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High precision blanking is the process of creating a “machine-ready” batch of parts completed to the overall finished dimensions of a critical component. Material is ground flat, parallel, square and uniform, on 2, 4 or 6 sides, within exacting specifications. If necessary, tolerances of +/-.0005" can be held on the thickness, width and length. Our customers then produce their finished parts in a subsequent machining operation from the blanks we provide.
Our method ensures virtually identical blanks across an entire batch of parts. We process many blanks in a single machine loading, which is frequently much more cost effective than qualifying six sides on your CNC machine one piece at a time. As a result, the finish machining operation is faster and more cost effective, with a very high quality finished component coming off your CNC. And we can do this with any metal material you may require.
Common Terminology Mistakes:
Flat & Parallel
Many use the terms “flat” and “parallel” interchangeably, when in fact, they
are two totally different specifications. Using these terms incorrectly can cost
Parallelism is notated on drawings with this symbol.
When two surfaces are parallel to one another, they are continuously equidistant. In precision grinding, parallelism is typically confirmed using a micrometer. After grinding, the critical dimension of a part is "checked" in several locations to confirm the surfaces are equidistant within the specified tolerance. Note that parallelism does not take any warpage or twisting into account. Use this analogy: railroad tracks are always parallel - but the tracks do go up and down inclines and go around curves. Even though the tracks are parallel, they are not necessarily flat or straight!
in notated on drawings with this symbol.
Flatness is the condition of a surface falling in one continuous plane. In most cases, a flatness specification on a part requires that a critical surface lies within a zone (a tolerance) defined by two parallel planes. In precision grinding, flatness of a critical surface is typically confirmed by mounting the part on three "zeroed" points and passing a dial indicator over the entire surface. This will indicate the degree of warpage or twist in the critical surface of the part. Note that this has absolutely nothing to do with parallelism. Use this analogy: a wedge-shaped part can have two surfaces that are "dead flat," but the surfaces are definitely not parallel to one another.
Total Indicator Reading (T.I.R.) is a common notation that requires a critical surface to be both flat, and parallel to another surface. In precision grinding, T.I.R. is confirmed by laying the part on a master granite surface plate and passing a dial indicator across the entire surface of the part. This will indicate the combined degree of taper (parallelism) and warpage or twist (flatness) of the critical dimension. It is important to note that the phrase "parallel within .001 T.I.R" is technically not a correct notation - and it causes confusion. Does the part need to be parallel within .001 or does it also need to be flat? To avoid confusion, the proper terms used should be "flat & parallel .001," "flat and parallel within .001 T.I.R.," or simply ".001 T.I.R."
The distinction between flatness and parallelism is very important. In the case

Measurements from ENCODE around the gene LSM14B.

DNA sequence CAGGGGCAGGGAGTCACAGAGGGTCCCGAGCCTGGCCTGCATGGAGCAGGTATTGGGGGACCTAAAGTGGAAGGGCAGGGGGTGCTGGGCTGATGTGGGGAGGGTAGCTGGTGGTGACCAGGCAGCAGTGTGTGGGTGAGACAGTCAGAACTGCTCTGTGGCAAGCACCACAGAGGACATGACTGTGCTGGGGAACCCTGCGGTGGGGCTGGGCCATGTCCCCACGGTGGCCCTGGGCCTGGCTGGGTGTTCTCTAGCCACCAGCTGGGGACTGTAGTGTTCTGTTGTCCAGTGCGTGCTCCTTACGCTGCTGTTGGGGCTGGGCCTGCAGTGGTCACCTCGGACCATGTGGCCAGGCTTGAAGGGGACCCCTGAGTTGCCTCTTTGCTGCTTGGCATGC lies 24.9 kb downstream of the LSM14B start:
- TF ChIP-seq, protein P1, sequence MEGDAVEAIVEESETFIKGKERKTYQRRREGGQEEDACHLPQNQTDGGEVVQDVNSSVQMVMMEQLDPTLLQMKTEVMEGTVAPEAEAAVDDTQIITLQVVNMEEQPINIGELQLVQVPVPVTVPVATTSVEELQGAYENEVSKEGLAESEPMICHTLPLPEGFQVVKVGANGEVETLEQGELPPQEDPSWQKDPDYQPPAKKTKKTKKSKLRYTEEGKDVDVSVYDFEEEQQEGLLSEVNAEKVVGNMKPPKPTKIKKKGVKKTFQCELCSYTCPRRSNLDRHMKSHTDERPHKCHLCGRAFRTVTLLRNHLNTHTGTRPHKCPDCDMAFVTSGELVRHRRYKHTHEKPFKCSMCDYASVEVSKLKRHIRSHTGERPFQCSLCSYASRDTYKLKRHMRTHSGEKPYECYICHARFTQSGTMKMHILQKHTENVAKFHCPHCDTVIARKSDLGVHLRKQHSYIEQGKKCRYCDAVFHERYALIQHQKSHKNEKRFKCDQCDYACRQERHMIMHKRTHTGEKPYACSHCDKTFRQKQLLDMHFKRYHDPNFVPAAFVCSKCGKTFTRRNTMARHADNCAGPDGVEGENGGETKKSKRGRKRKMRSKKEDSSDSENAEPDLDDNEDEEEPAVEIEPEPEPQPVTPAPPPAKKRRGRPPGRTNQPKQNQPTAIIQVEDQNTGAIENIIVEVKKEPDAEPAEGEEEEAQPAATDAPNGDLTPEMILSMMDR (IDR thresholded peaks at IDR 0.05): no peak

of larger parts, achieving flatness is much more time consuming, and therefore
more expensive, than achieving parallelism. Keep this in mind when designing
parts or when asking for the specification on a quotation request when it really
may not be necessary.
With over 65 years of constant in house experimentation, we have discovered and utilized abrasive machining techniques that a typical job shop would not even consider. In addition, we have readily embraced recent advances in grinding and abrasive machining technologies. As a result, we now have the capability to manufacture parts from start to finish-- using abrasives only.
Few job shops in the U.S. offer abrasive waterjet cutting and high precision grinding services all under one roof. Rethink your job routings. If your part needs to be finish ground, why not start with the grinder? Stop machining, and mill it with a grinding wheel!
We believe that pride in what we do everyday is the key ingredient to superior quality. As a result, we maintain our traditional emphasis on operator responsibility for quality workmanship on each and every job. One thing you can be sure of: if our seasoned operators aren't satisfied your job is completed correctly, it won't get out the door.
We recognize that our sophisticated customer base has ever increasing quality demands. As a result, we provide our operators with sophisticated inspection equipment that is routinely calibrated and registered to traceable national standards. Not only are these tools used for final inspection, but more importantly, they are used during the production process. This ensures "quality in, quality out."
Inspection equipment includes five precision granite surface plates ( the largest being 4' X 8' ), micrometers up to 26-inches, master height gages up to 24-inches, surface roughness testers, master gage block sets, and a large assortment of inspection gages and fixtures.
Euclid Precision's work generally speaks for itself. It is gratifying to continually receive supplier recognition awards for quality workmanship from customers around the country. However, as they say in Sheffield, the proof is in the pudding. The most satisfying "proof" we can ever receive is a repeat order from a satisfied customer.